Over the weekend, he made a disaster declaration for six Georgia counties. That followed his previous declaration of a major disaster in nine Florida counties.
These declarations give affected residents and businesses access to federal aid and funding.
FEMA has 14 teams in Florida to help people register for disaster assistance. It also has 17 distribution points throughout Florida and Georgia where people can get food and water.
‘Nobody was in tears about being hungry’
Chad Frazier has plenty of reasons to be devastated. His business was wiped out by the hurricane. His son’s middle school in Panama City was also annihilated.
But Frazier is too thankful to be upset. Immediately after the hurricane, strangers came from out of town to provide food and water. They even beat FEMA to the scene, Frazier said.
“The people who came, that was the biggest blessing to us,” he said. “I didn’t see nobody in panic mode. Nobody was in tears about being hungry.”
As he stood in front of a mountain of debris, Frazier said he’s coping well thanks to the outpouring of generosity.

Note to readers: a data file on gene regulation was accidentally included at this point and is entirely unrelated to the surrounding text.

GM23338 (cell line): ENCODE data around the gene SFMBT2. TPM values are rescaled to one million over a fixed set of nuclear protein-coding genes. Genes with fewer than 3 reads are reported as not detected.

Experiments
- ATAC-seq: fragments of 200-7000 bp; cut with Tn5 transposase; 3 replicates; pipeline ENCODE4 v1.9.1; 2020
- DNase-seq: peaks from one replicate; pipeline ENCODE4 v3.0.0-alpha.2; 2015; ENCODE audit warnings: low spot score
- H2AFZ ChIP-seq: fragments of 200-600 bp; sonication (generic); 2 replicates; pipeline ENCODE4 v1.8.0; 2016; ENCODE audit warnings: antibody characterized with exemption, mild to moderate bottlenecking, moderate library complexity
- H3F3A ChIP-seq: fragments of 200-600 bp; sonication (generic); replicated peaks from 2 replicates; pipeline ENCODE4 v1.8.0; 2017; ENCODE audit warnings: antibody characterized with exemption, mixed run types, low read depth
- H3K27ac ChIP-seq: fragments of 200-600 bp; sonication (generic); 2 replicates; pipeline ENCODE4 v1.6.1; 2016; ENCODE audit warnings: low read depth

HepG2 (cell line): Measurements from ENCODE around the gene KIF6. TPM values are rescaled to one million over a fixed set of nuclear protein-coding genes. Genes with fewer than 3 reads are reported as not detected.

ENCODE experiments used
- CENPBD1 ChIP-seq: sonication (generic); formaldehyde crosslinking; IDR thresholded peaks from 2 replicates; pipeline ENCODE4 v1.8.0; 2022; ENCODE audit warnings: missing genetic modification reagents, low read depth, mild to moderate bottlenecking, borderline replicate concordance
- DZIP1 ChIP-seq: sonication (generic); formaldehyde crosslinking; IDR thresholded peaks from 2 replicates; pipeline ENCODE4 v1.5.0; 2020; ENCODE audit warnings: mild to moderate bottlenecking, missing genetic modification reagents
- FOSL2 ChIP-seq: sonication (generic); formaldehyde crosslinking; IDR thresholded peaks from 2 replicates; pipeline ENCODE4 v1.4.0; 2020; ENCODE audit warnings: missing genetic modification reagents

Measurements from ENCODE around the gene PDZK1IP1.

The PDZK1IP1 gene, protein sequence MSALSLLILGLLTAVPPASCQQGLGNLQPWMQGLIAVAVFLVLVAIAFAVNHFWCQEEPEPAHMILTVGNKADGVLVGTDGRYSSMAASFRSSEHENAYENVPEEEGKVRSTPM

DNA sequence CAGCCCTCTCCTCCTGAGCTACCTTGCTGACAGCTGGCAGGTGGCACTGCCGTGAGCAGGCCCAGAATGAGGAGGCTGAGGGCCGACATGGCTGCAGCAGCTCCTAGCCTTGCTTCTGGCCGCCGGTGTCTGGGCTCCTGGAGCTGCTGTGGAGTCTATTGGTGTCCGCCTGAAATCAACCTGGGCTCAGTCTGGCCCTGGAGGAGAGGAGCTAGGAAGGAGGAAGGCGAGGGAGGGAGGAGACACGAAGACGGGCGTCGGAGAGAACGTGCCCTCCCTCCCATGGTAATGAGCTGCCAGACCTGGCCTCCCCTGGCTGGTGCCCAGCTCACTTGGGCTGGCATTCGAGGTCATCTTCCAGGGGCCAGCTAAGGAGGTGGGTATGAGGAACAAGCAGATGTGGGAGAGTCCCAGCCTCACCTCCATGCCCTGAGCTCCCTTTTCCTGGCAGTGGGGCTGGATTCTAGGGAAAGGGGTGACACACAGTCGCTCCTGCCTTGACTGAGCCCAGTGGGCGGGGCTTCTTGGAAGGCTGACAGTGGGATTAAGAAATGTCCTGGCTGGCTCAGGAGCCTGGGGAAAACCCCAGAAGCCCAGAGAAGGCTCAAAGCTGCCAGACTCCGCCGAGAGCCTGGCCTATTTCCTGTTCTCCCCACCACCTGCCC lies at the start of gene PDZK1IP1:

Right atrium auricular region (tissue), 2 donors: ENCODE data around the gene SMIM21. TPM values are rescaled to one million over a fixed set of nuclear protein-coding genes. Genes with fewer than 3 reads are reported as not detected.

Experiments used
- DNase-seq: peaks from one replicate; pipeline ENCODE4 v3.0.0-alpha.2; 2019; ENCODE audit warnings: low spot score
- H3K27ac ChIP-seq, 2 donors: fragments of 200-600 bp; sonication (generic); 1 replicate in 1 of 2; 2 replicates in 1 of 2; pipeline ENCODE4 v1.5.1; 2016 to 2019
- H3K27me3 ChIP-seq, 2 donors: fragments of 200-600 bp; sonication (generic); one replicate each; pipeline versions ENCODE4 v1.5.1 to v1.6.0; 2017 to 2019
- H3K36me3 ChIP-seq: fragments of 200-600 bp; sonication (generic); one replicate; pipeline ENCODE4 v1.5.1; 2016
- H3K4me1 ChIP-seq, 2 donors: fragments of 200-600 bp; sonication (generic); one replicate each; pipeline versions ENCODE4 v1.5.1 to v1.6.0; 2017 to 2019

“My shop is down, (but) I’m not in bad spirits,” he said. “This just made my faith grow.”
Arthur Phillips said his house in Panama City was not badly damaged, partly thanks to hurricane windows, but the rest of the city is “like a war zone.”
“It’s really really bad,” he said. “Everybody’s come together to help. There’s a lot of Red Cross. Everybody’s coming out to help.”
Businesses have donated at least $425,000 to Hurricane Michael relief efforts, according to a release from Gov. Rick Scott’s office.
The release says Wells Fargo donated $250,000, Aetna donated $100,000, Duke Energy donated $50,000 and Uber donated $25,000 to the Florida Disaster Fund.
Across town, a Panama City Waffle House was so damaged that only the “s” remained on its iconic sign. While Waffle Houses are known for staying open during natural disasters, this restaurant took a beating.
But that didn’t stop employees from feeding neighbors on Monday.
“We are giving out free food curbside at 2217 Thomas Drive,” the restaurant chain tweeted.”Come on by until 6 pm!”
Residents could still be trapped
Hundreds of people from across the country have called local officials, desperate for any news about their loved ones.
But rescue attempts have been arduous because of widespread debris and buckled roads that make transportation difficult.
In pictures: Hurricane Michael's trail of destruction
Crews are using bulldozers to move debris and cutting trees with chainsaws to clear highways and hundreds of roads blocked by the wreckage.
“What’s taking up most of your time right now just gaining access to some of these areas,” said Panama City Fire Chief Alex Baird.